Born in a poor family in Lyme Regis, Britain, part of the Blue Lias geological region that abounded in fossils from the Jurassic period, the Anning family collected and sold fossils to supplement their income from carpentry, which was often a pittance. The family was never given their due until Lt. Col Thomas Birch stepped in on their behalf to hold an auction of fossils.

Over the course of her life, Mary discovered the skeletons of the ichthyosaur, plesiosaur, pterosaur, even though she did not actively participate in the scientific community. She was also responsible for the discovery that coprolites, or Bezoar stones, that are used as trace fossils to analyze behaviour of the species, are fossilized faeces.

As a woman, and a working class woman at that, Mary was almost never given her due, and she was unable to become a part of the Geological Society of London. Her expertise in finding and assessing genuine fossils, however, won her respect among professors working in this field. Several celebrated fossil experts visited her to learn from her practical experience. After her death at the age of 47, Charles Dickens wrote of her,

“The carpenter’s daughter has won a name for herself, and has deserved to win it.”

Watch this animated documentary about the life and work of Mary Anning-

Nellie Bly

Born Elizabeth Jane Cochran but better known by her pseudonym, Nellie Bly was a firebrand journalist, industrialist, inventor and activist, making waves in American journalism in the early 1900s. Her career began when she wrote a vehement critique of a particularly sexist article published in her local newspaper that called the “working woman” a “monstrosity”.

“I have never written a word that did not come from my heart. I never shall. “

Nellie Bly, The Evening-Journal; January 8, 1922

Turning a typically male-dominated profession on its head, Nellie’s most famous journalistic achievement was her expose of mental asylums in the nation, a feat she achieved at age 23 by getting admitted into an asylum on pretence of insanity. Her report, Ten Days in a Mad-house brought to light the terrible conditions within mental institutions that were likely to drive even sane people mad. It caused a sensation, and helped to bring about several reforms in the public mental health system. Nellie was a journalist who took on investigative journalism head on and lived up to her reputation each time. She further created a stir with her ‘Around the World in 72 Days’ expedition. Reminiscent of the Jules Verne novel, her journey was completed in 72 days, 6 hours, 11 minutes and 14 seconds, beating  Phileas Fogg’s fictional record.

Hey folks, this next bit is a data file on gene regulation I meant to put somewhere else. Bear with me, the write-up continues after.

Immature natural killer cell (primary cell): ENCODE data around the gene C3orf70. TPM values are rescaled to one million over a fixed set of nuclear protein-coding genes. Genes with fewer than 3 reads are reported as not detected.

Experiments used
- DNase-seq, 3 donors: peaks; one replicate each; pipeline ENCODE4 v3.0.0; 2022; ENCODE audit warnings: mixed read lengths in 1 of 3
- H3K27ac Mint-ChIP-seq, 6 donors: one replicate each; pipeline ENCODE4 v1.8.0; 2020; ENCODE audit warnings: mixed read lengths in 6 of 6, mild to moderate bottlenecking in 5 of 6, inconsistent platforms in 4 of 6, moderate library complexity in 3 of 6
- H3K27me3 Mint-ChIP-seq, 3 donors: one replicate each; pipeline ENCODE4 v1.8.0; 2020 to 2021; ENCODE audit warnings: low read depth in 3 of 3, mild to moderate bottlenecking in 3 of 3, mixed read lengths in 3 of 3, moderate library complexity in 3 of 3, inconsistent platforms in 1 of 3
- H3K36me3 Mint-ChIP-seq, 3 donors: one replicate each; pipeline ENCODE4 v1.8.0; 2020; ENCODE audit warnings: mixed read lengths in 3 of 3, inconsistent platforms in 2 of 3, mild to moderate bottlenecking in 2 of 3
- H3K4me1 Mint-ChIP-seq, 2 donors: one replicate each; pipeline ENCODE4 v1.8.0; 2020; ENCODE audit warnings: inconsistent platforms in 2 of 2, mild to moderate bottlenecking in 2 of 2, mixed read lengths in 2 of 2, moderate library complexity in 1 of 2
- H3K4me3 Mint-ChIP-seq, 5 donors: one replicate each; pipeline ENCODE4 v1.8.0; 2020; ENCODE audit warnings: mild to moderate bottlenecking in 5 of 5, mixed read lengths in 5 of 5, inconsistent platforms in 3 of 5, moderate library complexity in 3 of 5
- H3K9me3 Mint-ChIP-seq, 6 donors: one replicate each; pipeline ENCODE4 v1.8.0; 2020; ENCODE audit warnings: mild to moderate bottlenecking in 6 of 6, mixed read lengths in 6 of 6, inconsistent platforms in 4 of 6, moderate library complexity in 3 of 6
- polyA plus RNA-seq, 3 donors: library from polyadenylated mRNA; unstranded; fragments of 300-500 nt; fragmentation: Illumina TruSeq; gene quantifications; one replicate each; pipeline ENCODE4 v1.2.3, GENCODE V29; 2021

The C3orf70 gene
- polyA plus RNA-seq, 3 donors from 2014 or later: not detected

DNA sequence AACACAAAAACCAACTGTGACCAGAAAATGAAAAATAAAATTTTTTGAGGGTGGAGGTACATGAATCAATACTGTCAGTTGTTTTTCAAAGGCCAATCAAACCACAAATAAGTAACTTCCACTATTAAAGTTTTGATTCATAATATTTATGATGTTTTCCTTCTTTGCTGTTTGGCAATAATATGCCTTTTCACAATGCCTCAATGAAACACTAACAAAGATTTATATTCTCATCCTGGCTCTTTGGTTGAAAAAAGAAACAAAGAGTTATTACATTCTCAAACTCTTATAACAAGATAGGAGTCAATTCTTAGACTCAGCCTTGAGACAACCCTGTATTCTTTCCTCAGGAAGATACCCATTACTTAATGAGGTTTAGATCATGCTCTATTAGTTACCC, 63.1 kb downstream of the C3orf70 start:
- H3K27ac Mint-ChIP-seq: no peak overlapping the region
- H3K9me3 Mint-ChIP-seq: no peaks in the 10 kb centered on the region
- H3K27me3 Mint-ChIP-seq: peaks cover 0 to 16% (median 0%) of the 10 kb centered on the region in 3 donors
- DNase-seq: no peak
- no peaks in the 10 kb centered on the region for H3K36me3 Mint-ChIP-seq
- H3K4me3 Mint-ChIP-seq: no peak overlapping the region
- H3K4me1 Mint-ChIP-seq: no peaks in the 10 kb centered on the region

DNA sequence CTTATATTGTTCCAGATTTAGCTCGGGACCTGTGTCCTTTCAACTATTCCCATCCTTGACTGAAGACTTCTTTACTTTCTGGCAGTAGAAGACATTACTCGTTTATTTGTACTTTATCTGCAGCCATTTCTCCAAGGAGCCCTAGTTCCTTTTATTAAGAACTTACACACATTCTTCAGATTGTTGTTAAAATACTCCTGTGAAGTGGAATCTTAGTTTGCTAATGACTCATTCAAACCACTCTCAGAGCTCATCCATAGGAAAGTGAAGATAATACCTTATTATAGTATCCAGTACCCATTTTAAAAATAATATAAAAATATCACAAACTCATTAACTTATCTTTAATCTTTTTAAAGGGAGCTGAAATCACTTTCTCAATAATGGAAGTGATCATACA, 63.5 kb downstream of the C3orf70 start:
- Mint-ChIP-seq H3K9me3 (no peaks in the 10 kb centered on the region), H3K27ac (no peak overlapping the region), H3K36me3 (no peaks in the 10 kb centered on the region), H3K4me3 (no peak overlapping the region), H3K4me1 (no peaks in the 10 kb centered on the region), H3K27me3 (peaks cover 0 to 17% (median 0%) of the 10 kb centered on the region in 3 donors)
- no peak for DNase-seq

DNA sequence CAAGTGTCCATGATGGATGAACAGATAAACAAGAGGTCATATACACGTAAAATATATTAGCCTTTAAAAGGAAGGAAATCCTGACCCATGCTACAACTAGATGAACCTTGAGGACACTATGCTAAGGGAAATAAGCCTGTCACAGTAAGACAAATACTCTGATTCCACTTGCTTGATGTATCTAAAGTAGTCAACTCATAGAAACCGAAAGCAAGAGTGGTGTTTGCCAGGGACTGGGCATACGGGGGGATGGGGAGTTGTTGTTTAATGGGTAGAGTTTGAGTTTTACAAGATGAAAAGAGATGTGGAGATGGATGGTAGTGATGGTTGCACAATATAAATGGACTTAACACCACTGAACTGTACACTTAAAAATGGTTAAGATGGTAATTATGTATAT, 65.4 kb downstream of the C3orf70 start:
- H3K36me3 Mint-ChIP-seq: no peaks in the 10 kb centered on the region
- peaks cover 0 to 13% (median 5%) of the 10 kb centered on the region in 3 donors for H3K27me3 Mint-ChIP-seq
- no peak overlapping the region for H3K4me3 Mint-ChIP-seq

After getting married to an industrialist, Bly retired from journalism, only to make a name for herself as one of the prominent female inventors and industrialists of the time- she had several patents in her name for iron manufactures. She returned to journalism during World War I, also covering the Women’s Suffrage Movement. She died unexpectedly at the age of 57 of pneumonia.

“Energy rightly applied and directed will accomplish anything.”

Nellie Bly’s Motto

Watch this short documentary on Nellie Bly’s life-

Laxmi Narayan Tripathi

While India may have legally recognized the third gender in April 2014, a majority of the country’s transgender population is still widely discriminated against, be it in terms of being insulted on public transport or rejection in job interviews. India’s first transgender college principal, Dr. Manabi Bandyopadhyay, despite being competent and qualified for the job was forced to resign in 2016 after less than two years in office owing to non-cooperation of the staff and a section of students. This was a case that only came into the spotlight owing to the individual’s privileged status- there are numerous transgender individuals whose everyday struggles for existence never make it to the papers.